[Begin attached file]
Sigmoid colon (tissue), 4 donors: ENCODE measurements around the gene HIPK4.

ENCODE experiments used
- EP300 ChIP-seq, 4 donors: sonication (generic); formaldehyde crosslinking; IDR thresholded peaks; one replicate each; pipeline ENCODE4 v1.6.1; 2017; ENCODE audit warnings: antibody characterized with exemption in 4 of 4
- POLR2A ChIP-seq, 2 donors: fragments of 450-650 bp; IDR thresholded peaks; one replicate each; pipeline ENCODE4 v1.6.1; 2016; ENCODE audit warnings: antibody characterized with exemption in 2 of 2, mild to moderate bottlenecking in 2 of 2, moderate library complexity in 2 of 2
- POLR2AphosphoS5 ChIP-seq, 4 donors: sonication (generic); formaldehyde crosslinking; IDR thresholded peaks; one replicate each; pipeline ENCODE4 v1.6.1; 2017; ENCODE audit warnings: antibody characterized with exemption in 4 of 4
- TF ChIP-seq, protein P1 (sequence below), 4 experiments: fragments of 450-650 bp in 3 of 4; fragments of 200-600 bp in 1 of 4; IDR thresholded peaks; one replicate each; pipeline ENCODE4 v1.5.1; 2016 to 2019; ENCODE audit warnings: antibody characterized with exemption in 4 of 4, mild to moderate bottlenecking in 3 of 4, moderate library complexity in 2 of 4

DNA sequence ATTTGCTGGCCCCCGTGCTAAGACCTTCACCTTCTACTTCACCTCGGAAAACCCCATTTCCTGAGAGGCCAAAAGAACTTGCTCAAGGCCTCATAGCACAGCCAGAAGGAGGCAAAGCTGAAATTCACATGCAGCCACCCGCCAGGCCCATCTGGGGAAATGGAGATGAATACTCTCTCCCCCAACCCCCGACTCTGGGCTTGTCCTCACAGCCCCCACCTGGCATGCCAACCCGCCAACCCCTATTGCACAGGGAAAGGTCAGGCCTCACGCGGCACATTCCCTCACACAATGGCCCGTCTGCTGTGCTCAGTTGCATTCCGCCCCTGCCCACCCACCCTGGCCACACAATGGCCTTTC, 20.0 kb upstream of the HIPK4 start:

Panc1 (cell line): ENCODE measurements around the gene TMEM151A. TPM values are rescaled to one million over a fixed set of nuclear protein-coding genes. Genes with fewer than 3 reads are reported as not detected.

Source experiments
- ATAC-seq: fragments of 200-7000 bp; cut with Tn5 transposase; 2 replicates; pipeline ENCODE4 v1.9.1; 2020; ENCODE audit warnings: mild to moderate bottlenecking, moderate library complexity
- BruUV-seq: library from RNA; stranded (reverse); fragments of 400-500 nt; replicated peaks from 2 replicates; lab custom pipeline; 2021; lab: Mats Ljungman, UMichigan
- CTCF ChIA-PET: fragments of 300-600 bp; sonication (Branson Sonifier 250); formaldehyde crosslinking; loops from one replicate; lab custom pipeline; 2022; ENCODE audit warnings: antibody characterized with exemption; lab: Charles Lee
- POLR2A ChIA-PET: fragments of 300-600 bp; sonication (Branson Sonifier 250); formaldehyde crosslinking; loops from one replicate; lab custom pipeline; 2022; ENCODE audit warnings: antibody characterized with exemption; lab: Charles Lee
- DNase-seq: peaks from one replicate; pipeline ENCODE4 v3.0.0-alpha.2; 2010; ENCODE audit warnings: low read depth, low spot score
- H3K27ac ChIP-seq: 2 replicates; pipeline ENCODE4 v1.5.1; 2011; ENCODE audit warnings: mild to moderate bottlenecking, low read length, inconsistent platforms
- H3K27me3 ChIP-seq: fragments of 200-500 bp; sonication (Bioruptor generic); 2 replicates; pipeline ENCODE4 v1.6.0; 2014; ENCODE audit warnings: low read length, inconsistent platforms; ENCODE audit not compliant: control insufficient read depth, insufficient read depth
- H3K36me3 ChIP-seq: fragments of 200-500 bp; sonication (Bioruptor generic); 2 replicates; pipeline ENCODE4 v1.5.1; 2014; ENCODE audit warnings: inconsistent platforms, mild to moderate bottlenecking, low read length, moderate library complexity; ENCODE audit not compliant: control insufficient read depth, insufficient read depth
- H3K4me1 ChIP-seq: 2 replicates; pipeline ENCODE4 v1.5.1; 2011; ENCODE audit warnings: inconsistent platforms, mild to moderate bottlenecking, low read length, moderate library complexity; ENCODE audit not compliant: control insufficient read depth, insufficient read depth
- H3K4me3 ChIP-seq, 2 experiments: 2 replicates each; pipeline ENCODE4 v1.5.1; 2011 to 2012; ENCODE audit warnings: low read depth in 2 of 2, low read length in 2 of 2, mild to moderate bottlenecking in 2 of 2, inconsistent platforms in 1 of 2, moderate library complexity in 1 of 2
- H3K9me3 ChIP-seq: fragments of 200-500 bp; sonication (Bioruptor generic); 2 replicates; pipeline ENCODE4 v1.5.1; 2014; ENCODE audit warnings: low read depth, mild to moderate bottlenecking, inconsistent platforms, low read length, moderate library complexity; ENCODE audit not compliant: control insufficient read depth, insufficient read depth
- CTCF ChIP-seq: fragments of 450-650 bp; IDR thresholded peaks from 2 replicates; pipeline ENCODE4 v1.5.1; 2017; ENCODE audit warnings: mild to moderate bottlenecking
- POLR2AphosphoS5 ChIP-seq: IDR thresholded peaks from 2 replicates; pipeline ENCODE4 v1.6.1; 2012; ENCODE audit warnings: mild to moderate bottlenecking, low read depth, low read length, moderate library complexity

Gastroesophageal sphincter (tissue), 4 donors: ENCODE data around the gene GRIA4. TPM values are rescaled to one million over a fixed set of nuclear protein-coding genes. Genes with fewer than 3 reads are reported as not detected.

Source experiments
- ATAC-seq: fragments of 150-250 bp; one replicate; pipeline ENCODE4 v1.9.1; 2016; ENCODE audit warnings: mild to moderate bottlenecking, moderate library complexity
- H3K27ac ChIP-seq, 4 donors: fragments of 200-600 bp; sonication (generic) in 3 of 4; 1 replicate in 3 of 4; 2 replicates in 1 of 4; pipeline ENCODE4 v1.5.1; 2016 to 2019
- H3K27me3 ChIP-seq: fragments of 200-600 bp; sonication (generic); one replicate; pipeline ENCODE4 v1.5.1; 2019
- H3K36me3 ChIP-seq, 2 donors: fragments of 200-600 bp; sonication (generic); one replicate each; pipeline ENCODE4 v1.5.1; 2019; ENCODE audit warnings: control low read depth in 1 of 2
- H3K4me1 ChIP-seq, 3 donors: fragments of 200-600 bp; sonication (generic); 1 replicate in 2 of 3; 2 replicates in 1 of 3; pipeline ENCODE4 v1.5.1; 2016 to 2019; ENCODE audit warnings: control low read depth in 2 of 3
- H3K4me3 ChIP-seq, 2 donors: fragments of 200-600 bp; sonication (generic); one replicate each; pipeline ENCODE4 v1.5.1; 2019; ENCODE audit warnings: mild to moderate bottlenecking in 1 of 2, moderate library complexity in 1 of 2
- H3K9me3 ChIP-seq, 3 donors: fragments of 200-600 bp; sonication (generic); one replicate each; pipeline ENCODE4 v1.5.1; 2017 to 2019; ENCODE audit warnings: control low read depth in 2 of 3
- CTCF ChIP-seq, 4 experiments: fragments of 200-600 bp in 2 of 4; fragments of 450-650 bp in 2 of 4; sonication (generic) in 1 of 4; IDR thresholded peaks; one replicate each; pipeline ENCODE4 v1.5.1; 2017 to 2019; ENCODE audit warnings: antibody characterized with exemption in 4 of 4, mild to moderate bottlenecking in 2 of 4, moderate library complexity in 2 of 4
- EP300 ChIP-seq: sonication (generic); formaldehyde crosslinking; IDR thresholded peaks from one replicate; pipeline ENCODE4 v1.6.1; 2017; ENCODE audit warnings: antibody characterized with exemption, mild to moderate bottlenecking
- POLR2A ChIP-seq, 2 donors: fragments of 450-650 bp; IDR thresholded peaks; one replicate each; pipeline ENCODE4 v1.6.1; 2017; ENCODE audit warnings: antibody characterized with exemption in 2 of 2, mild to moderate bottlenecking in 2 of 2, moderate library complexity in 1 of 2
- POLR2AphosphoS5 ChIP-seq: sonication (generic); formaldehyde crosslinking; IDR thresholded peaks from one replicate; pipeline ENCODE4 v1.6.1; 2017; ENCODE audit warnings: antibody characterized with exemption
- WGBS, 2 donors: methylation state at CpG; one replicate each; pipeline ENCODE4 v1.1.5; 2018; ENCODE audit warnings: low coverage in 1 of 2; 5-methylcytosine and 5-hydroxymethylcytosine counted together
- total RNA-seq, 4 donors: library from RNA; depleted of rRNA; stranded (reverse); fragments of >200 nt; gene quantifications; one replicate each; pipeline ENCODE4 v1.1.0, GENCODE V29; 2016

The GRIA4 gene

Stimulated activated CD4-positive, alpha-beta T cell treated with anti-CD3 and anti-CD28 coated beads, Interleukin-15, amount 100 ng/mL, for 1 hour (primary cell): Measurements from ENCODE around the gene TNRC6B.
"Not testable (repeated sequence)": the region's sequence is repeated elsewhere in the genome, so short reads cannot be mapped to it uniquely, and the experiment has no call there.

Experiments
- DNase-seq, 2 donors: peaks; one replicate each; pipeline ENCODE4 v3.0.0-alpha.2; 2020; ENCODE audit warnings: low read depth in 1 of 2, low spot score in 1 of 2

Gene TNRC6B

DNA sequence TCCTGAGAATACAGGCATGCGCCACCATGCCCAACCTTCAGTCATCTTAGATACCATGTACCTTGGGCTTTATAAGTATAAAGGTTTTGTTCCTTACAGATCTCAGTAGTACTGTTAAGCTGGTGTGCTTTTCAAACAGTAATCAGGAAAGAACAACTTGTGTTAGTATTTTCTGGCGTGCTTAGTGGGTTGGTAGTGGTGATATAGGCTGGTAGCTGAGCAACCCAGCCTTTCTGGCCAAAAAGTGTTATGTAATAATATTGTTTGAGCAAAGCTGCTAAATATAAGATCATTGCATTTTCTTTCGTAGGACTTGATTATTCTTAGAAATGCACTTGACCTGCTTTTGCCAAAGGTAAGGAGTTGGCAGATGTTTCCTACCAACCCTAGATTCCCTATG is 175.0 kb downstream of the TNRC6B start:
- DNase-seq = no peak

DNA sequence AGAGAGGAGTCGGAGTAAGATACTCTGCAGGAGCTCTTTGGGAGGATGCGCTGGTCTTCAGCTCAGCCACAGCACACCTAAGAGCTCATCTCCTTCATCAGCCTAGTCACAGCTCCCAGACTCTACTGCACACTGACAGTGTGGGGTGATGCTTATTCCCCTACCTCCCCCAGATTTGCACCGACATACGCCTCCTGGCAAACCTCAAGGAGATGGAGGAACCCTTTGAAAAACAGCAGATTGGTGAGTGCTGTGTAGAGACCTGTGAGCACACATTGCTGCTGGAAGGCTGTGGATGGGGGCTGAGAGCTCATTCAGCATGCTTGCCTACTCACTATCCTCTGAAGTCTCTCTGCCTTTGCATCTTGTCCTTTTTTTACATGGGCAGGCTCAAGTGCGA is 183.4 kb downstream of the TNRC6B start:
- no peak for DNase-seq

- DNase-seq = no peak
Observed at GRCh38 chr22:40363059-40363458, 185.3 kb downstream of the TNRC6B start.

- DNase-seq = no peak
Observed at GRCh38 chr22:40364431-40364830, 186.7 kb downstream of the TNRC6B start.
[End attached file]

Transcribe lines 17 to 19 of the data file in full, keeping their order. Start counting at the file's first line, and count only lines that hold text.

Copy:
- H3K36me3 ChIP-seq: fragments of 200-500 bp; sonication (Bioruptor generic); 2 replicates; pipeline ENCODE4 v1.5.1; 2014; ENCODE audit warnings: inconsistent platforms, mild to moderate bottlenecking, low read length, moderate library complexity; ENCODE audit not compliant: control insufficient read depth, insufficient read depth
- H3K4me1 ChIP-seq: 2 replicates; pipeline ENCODE4 v1.5.1; 2011; ENCODE audit warnings: inconsistent platforms, mild to moderate bottlenecking, low read length, moderate library complexity; ENCODE audit not compliant: control insufficient read depth, insufficient read depth
- H3K4me3 ChIP-seq, 2 experiments: 2 replicates each; pipeline ENCODE4 v1.5.1; 2011 to 2012; ENCODE audit warnings: low read depth in 2 of 2, low read length in 2 of 2, mild to moderate bottlenecking in 2 of 2, inconsistent platforms in 1 of 2, moderate library complexity in 1 of 2